War in the Hollow: Dec. 2, ‘36

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I could smell war.

It is a scent to which I am finely attuned.

Armed and equipped to fight, I sat on the stonewall that runs along the border shared by Gods’ Hollow and North Road. I could see that my cousin Patience was right. The Hollow was different, as though a section of it was anchored.

In the distance, I heard the rumbling of machines and then, faintly, I caught the whinny of a horse.

It was time to go.

In a matter of moments, I was making my way across the field to the tree-line. My Colts were in their holsters, and my Spencer was in my hands. On my back was as much ammunition I could carry, and hate spurred me forward.

Over my long life, I have sacrificed a great deal for Cross, and I shoulder burdens few can even fathom. It is a choice I made, and I regret nothing.

I will not see my sacrifices be made useless, nor will I allow anyone to defile my town.

Especially not some thrice-damned bastard from the Hollow.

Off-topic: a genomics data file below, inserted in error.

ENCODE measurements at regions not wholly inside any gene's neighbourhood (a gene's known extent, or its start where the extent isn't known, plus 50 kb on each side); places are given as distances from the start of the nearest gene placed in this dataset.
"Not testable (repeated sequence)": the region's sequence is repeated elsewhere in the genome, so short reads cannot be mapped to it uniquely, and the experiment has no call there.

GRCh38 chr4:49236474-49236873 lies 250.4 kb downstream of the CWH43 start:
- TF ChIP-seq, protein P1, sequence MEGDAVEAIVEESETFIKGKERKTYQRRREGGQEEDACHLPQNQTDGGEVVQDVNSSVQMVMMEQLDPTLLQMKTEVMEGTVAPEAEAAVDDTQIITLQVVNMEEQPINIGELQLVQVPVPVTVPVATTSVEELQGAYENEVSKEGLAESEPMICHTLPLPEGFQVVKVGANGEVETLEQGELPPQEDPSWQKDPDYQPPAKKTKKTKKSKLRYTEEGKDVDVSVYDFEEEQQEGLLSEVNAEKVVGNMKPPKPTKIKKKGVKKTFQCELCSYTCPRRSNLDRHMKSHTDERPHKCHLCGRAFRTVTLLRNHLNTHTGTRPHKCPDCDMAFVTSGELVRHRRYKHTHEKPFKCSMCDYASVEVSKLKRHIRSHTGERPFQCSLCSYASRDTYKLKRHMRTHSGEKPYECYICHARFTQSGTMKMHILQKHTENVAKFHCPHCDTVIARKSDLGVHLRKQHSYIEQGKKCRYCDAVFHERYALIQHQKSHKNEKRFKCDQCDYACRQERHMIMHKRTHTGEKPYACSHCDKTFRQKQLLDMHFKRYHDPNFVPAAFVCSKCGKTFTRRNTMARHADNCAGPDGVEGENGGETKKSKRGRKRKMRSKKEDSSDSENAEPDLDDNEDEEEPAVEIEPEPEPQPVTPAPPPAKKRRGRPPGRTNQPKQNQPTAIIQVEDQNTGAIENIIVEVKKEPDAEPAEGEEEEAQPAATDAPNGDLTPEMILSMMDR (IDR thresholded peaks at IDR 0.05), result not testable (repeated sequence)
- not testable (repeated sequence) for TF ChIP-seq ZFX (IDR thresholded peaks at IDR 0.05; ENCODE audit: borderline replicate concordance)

Within a quarter of an hour, I was deep in the woods, and I could hear the sporadic rattle of gunfire. As I drew closer to it, I heard men speaking in French. One man, older than the others, it seemed, chastising his audience about failure to keep a weapon clean and in proper working order.

Ahead, I caught sight of an opening in the trees, and as I stepped close, the rank odor of fresh blood assailed me. Soon, I was crouched down, rifle at the ready, and taking in the situation in front of me.

There were three men, sliding a fourth onto the back of a wagon. The fourth man was wounded, perhaps mortally so, and it was a soldier with a red cross on his arm who was reprimanding his compatriots.

Adjusting my position, I took aim at the medic, and I killed him first.

Before he had struck the ground, I’d killed the other two. The wounded man cried out as he landed on the bodies of his comrades.

Remembering my promise to my cousin, I stepped out of the woods and walked over to the wounded man.

Kneeling down beside him, I didn’t waste a bullet.

I smothered him instead.

#horror #fear #art

Published by

Nicholas Efstathiou

Husband, father, and writer.

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